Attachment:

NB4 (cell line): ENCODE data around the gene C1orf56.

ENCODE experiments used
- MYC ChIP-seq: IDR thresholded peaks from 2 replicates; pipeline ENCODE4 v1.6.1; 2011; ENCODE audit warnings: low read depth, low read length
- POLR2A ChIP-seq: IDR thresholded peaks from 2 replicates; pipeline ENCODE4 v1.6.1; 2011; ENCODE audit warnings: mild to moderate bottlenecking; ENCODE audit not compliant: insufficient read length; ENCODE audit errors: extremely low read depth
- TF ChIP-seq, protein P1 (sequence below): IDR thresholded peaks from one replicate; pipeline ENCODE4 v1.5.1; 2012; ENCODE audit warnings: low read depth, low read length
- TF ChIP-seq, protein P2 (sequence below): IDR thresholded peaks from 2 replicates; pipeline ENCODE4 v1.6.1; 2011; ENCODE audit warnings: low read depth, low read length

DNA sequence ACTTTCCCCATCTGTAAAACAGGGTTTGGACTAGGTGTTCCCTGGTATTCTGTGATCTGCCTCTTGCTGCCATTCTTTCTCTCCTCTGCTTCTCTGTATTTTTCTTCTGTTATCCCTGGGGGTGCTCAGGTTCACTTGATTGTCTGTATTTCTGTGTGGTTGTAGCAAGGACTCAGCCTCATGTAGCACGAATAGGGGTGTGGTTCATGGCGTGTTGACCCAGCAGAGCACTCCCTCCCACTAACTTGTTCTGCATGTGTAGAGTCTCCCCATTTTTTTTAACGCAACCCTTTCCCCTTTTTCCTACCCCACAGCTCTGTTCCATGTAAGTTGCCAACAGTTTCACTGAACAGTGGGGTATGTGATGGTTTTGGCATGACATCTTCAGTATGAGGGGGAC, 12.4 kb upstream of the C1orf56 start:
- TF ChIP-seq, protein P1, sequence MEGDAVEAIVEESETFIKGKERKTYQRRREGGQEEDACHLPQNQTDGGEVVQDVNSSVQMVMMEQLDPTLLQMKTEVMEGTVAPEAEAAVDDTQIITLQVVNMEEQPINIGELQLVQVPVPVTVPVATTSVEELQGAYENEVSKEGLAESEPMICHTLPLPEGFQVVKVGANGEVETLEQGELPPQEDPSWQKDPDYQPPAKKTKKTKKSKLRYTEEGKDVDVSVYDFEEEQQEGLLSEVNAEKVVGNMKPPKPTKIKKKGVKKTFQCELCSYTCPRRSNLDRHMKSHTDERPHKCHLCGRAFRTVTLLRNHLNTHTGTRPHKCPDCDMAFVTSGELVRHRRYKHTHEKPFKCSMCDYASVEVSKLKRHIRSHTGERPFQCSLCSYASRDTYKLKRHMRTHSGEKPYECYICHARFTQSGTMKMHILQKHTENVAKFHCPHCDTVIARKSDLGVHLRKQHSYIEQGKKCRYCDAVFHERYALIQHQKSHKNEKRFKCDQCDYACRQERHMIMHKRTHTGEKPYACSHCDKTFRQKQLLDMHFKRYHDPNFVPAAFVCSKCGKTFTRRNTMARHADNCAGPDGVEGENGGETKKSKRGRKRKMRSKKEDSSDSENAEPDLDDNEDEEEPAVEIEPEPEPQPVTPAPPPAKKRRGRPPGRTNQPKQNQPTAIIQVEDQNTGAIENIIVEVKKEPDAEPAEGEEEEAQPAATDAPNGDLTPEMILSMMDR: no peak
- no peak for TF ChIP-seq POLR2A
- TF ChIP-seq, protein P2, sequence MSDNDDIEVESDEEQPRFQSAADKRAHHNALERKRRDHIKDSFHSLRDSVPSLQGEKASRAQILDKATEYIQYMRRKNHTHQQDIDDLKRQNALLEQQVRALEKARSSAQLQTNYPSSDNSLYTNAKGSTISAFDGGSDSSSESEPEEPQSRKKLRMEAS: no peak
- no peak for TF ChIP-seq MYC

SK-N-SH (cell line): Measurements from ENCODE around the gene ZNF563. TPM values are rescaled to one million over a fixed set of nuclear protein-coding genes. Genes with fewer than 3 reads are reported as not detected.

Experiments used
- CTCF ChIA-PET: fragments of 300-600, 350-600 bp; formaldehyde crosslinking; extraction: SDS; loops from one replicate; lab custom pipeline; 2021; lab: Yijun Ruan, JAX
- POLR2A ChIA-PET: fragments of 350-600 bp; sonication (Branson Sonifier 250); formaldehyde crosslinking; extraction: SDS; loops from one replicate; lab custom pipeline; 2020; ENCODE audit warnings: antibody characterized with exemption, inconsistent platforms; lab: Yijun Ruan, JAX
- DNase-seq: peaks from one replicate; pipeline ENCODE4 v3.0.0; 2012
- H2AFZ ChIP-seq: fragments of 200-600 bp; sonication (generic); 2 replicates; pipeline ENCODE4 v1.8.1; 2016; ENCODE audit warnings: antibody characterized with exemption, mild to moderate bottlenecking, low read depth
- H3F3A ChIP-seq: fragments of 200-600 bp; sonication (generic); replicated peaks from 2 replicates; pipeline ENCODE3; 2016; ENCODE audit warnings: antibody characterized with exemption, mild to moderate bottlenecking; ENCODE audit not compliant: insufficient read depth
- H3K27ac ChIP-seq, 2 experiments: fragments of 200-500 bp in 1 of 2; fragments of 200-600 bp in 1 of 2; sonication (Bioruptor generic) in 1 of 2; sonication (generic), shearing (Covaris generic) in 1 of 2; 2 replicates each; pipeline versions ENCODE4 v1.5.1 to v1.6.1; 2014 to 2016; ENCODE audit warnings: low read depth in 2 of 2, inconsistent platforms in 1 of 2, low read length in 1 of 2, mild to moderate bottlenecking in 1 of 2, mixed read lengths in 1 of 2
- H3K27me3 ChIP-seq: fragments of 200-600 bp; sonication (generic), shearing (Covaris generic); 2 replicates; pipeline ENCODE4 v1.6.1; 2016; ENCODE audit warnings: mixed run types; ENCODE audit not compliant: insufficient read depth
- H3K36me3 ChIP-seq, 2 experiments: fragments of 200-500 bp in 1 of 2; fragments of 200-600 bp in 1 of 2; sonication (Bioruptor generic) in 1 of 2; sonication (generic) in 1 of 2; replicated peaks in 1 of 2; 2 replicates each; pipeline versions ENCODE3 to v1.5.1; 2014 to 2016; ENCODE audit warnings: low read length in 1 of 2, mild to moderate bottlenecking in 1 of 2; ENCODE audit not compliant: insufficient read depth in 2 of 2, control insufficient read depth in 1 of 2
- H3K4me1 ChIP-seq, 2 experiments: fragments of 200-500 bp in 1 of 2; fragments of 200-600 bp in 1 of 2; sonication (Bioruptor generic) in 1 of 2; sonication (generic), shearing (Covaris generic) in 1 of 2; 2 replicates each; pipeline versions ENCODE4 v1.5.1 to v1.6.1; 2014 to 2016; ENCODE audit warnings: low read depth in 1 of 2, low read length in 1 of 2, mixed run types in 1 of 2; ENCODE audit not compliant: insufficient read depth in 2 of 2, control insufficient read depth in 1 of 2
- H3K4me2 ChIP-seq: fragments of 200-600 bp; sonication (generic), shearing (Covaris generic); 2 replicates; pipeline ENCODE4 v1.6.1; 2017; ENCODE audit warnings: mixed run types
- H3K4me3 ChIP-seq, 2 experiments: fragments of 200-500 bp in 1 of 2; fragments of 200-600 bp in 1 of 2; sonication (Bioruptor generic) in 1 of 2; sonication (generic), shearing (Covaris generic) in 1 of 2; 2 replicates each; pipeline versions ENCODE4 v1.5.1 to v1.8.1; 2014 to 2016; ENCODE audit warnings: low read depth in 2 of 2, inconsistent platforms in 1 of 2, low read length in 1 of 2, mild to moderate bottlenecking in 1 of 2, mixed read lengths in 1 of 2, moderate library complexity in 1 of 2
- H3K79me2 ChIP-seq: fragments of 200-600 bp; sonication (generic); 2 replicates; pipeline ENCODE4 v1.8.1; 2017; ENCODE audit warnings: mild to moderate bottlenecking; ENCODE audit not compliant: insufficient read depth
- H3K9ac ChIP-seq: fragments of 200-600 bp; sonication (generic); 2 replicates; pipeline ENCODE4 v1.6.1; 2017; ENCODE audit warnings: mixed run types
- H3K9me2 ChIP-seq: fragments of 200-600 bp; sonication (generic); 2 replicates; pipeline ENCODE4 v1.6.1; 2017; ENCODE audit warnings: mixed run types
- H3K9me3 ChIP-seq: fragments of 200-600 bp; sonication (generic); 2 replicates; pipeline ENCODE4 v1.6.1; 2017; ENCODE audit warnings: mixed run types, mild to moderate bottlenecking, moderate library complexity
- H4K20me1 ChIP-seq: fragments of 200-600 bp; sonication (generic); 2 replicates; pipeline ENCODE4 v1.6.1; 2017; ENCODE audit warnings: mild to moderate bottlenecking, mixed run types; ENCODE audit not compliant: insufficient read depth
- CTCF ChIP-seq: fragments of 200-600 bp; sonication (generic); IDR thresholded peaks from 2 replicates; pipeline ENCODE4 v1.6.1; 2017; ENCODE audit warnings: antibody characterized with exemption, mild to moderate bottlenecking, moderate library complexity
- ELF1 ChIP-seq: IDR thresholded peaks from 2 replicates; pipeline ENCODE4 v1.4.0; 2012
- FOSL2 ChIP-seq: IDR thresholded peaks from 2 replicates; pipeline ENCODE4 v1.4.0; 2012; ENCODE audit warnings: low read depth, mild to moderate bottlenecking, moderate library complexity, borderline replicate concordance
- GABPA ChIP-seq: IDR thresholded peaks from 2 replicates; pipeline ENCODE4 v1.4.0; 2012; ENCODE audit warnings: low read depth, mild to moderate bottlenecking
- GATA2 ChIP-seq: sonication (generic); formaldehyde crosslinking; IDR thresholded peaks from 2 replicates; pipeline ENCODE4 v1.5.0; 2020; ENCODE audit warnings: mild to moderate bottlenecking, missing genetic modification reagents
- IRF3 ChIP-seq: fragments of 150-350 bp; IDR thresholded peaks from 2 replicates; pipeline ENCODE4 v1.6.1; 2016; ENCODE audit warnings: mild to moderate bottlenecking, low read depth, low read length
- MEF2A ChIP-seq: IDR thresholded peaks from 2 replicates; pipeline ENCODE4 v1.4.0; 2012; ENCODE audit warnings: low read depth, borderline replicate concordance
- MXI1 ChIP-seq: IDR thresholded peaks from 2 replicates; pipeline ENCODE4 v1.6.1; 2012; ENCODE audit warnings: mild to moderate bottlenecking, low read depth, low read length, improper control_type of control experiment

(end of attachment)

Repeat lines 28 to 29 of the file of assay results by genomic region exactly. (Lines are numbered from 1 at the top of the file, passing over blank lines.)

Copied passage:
- H3K9me3 ChIP-seq: fragments of 200-600 bp; sonication (generic); 2 replicates; pipeline ENCODE4 v1.6.1; 2017; ENCODE audit warnings: mixed run types, mild to moderate bottlenecking, moderate library complexity
- H4K20me1 ChIP-seq: fragments of 200-600 bp; sonication (generic); 2 replicates; pipeline ENCODE4 v1.6.1; 2017; ENCODE audit warnings: mild to moderate bottlenecking, mixed run types; ENCODE audit not compliant: insufficient read depth